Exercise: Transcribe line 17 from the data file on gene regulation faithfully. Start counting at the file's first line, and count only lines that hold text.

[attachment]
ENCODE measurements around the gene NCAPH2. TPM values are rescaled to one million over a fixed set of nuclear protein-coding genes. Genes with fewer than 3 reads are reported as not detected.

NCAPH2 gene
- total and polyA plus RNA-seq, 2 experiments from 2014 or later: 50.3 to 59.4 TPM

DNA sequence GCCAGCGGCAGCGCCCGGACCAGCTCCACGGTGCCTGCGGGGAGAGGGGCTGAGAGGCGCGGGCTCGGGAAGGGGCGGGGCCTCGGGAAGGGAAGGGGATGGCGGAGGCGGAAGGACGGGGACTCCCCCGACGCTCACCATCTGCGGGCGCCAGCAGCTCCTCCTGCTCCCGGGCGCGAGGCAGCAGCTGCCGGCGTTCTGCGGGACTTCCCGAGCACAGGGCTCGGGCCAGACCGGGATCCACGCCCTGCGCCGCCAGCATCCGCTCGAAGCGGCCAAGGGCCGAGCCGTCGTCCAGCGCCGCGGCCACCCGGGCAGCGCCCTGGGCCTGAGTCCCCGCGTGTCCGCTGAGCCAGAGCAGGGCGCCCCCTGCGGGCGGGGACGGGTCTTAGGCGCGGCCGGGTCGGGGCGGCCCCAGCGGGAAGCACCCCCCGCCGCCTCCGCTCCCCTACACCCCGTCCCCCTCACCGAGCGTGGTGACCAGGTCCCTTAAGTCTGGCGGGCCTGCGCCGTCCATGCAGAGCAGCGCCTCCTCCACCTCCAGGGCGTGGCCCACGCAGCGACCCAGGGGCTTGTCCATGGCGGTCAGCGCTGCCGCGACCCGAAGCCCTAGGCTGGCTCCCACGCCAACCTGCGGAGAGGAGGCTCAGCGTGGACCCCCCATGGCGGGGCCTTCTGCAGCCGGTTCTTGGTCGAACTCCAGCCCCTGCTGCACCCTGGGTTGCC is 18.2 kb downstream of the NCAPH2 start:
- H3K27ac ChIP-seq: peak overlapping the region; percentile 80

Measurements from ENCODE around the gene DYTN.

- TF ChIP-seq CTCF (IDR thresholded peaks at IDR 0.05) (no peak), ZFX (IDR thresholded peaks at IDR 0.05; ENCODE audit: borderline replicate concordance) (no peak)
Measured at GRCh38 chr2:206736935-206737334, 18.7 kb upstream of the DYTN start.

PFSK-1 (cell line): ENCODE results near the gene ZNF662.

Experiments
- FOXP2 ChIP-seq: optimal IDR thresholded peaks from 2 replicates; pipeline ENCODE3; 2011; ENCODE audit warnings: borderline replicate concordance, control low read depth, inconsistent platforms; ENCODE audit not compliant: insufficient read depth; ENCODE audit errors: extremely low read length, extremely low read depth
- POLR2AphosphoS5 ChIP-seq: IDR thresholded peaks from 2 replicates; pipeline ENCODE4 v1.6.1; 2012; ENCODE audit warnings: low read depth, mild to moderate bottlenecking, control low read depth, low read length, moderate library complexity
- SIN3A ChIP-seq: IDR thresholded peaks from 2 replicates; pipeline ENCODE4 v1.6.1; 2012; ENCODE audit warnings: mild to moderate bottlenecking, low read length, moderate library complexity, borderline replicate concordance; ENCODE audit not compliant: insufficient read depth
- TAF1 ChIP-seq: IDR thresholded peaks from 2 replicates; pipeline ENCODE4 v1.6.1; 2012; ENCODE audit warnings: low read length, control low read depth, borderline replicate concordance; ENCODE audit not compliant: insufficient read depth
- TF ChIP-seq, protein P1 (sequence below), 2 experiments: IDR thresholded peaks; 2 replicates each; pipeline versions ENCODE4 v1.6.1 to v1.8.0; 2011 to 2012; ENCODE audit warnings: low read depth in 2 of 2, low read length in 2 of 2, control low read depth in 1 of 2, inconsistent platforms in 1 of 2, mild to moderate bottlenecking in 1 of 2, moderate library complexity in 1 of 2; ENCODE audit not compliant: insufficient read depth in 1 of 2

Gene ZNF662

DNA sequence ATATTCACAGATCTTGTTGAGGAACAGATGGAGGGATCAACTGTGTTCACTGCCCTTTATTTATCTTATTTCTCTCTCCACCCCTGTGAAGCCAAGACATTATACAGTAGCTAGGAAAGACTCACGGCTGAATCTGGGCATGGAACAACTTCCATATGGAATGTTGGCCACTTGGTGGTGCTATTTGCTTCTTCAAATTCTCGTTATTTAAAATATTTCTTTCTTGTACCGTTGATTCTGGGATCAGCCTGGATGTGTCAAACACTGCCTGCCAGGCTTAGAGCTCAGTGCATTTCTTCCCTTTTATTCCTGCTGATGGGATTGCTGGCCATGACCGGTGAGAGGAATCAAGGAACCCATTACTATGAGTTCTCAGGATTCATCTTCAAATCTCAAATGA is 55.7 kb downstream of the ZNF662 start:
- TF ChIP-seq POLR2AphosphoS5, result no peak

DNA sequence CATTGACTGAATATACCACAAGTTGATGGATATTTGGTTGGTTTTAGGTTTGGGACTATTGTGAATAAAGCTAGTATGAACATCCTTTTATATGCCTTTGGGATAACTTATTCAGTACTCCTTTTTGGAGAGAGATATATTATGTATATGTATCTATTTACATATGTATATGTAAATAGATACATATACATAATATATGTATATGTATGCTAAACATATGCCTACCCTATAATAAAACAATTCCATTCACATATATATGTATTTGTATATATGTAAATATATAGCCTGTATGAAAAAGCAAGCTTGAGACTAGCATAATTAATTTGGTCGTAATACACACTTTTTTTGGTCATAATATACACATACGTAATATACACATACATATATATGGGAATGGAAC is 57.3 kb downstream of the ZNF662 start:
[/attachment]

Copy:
DNA sequence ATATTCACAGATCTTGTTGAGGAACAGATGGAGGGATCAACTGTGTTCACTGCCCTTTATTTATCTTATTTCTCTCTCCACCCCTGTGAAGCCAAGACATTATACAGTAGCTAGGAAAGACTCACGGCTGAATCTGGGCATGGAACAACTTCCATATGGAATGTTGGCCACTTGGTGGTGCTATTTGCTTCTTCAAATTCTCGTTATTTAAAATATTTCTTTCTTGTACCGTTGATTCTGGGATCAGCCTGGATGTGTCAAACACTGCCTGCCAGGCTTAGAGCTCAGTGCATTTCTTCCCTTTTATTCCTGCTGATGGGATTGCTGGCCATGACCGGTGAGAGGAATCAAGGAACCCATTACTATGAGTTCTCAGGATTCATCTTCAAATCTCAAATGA is 55.7 kb downstream of the ZNF662 start: